Beautiful Savage Magazine & Gallery Rene Mele Present "FUTURE ORIGINS" — March 6, 6pm-9pm

Gallery Rene Mele and Beautiful Savage present “Future Origins,” an exhibition of contemporary sculpture, curated by Daine Coppola. Opening Reception: March 6, 2015 6-9pm, Ian Carr, Ryan Frank, Liliya Lifanova, Kyu Seok Oh, Matthew Stone
NEW YORK - Feb. 16, 2015 - PRLog -- Gallery Rene Mele and Beautiful Savage Magazine have the pleasure of presenting “Future Origins,” a group exhibition of contemporary scupture.

Curated by Daine Coppola.

Opening Reception: March 6, 2015 6-9 PM


Ian Carr ▪ Ryan Frank ▪ Liliya Lifanova ▪ Kyu Seok Oh ▪ Matthew Stone

I once asked Robert Rauschenberg how he thought art history would have unfolded without Marcel Duchamp’s influence. In his fatherly voice, he replied: “Yes, Duchamp helped to bridge the past with the contemporary, and he also pushed us to produce art in ways that had never been made before.” By Duchamp’s bidding, young artists in the 1950’s and 1960’s shined new light upon ostensibly worthless objects, transforming them into what the language of the modern urban men christened “contemporary art.”   Stepping away from the sleek and slick works of art offered to collectors in the fancy showrooms of galleries and auctionhouses, a new generation of contemporary artists bend, shape, and polish, and transform ideas into objects that ask to be recognized. “Future Origins” was curated by Daine Coppola with an emphasis on art that eschews the corruptive influence of museum and market.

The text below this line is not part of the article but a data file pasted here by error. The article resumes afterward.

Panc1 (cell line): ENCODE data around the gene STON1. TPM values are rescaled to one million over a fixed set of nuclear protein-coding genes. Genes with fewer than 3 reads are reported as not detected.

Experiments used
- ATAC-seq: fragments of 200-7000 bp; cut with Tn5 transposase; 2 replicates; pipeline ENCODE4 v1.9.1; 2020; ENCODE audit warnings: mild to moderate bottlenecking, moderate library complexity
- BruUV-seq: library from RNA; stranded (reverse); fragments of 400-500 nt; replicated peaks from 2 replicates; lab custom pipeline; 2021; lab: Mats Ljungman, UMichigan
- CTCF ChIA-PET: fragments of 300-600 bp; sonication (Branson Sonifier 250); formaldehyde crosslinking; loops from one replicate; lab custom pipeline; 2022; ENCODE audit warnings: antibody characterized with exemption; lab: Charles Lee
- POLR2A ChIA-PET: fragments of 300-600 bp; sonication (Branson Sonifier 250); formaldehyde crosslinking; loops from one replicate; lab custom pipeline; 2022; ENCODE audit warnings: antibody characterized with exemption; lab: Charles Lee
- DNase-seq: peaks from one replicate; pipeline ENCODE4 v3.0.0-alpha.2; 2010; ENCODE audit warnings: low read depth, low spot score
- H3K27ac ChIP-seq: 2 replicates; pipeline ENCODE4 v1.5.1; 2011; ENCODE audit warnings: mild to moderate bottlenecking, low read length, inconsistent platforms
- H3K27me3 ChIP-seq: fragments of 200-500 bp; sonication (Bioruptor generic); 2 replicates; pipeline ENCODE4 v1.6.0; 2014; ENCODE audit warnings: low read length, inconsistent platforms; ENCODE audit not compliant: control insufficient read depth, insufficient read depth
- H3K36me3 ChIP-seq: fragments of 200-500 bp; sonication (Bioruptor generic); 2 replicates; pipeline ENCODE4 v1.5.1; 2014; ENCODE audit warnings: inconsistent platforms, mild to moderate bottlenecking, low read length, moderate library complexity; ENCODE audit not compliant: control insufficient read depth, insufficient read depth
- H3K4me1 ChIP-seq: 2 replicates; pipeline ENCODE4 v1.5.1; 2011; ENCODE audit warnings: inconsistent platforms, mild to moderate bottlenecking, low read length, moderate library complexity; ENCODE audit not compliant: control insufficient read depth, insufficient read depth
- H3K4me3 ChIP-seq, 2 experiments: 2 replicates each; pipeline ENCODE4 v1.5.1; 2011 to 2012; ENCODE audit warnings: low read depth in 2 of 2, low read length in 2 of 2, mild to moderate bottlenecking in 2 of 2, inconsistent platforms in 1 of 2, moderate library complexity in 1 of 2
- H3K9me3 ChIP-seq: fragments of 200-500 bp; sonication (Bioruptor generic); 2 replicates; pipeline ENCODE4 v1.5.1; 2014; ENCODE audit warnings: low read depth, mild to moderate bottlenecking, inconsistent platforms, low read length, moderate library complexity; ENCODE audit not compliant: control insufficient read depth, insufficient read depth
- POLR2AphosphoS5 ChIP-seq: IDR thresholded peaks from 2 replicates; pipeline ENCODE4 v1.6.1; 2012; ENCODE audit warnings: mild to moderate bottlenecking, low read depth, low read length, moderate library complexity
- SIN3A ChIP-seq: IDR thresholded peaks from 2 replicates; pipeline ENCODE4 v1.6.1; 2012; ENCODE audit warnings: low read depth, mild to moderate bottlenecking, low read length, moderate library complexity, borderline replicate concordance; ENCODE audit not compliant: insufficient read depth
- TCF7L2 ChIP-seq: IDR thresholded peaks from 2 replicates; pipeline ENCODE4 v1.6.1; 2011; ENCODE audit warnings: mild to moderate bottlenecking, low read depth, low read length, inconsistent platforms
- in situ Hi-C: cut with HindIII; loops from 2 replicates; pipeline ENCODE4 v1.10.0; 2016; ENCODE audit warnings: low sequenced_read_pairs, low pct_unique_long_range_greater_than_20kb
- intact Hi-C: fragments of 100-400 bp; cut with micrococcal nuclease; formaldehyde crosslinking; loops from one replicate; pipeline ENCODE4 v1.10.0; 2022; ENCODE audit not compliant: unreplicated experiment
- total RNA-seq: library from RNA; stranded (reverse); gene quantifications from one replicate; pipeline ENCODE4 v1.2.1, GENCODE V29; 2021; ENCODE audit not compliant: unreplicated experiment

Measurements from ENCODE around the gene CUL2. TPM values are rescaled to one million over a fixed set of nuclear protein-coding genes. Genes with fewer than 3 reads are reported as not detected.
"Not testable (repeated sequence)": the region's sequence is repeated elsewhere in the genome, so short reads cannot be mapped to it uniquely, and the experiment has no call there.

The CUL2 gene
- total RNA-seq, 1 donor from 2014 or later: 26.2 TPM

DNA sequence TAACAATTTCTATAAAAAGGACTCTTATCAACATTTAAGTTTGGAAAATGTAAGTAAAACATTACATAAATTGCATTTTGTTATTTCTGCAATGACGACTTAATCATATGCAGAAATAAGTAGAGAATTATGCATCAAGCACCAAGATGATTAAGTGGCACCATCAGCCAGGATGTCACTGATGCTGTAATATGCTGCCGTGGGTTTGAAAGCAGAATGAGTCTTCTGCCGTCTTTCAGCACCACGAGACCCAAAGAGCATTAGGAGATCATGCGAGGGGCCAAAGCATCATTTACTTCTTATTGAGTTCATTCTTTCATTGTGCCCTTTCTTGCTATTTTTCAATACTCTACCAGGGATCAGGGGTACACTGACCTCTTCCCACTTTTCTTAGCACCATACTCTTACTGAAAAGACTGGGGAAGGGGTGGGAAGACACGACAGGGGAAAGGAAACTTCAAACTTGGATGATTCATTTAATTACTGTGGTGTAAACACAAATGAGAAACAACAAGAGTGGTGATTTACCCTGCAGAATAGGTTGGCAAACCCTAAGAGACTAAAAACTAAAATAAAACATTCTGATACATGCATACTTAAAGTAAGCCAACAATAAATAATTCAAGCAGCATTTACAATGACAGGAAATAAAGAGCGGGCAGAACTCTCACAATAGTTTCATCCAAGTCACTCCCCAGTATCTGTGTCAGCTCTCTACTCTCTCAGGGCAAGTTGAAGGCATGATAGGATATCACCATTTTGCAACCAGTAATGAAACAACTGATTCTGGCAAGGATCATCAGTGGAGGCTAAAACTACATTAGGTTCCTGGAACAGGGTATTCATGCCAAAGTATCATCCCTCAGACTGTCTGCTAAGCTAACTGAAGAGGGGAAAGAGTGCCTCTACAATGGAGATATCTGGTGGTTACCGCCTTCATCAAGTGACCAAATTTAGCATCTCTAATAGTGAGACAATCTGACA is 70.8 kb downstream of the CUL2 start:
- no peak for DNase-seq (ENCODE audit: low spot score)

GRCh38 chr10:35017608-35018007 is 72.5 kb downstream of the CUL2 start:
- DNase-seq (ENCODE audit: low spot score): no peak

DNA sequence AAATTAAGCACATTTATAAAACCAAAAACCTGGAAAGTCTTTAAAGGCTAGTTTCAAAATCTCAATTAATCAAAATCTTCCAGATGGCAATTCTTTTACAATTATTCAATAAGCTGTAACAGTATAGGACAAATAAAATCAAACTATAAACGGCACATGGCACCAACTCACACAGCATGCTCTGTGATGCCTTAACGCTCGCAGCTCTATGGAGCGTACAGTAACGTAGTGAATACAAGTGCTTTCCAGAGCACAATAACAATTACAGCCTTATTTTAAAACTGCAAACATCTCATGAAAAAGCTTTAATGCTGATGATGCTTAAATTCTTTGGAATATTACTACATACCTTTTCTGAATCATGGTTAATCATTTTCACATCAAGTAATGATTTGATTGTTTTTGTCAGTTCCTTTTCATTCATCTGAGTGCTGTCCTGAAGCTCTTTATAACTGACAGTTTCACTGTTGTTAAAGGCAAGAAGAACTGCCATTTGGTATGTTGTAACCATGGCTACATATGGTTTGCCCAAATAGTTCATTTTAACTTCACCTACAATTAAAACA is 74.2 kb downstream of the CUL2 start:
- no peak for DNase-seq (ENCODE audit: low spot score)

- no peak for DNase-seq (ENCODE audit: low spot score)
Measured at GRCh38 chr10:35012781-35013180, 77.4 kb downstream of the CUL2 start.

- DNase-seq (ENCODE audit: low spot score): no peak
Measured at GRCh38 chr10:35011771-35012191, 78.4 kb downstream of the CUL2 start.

Liliya Lifanova’s “Torn” series plots sex and violence against a struggle for abstraction in a manner which broaches notions of self-identity and the cultural memory of a political system destroying itself from within. Though varying in material, her works are rooted in the formal traditions of painting and drawing.

The work of Ian Carr is a contemporary spin-off of the Constructivist tradition, his formal aesthetics rooted in architecture and design. His assemblage of welded steel, wood, glass and other industrial materials produces a minimal yet aggressively angular abstraction. The forms often bear a strong relationship to, and sometimes a direct reflection of architecture, weaponry, machinery, thus putting their overwhelming presence and iconic qualities in society on display.

The works of Matthew Stone are constructed with polyurethane foam, spandex, resin and acrylic paint forming an organic and exotic flora. Bringing light to the conflict between the human desire for control and the rhythm of natural processes, the exquisite colors and shapes that Stone’s works around these objects resemble the flora only found in a sci-fi world or aquatic plants in a unknown sea.

Ryan Frank blurs boundaries between sculpture, photography and performance with his handsomely finished wooden boxes—eclectic, Judd-ian sculptures which house photographic images portraying a specific time and place. Frank’s objects are experienced through physical movement and vision in tandem, creating a dance-like ritual between viewer and object.

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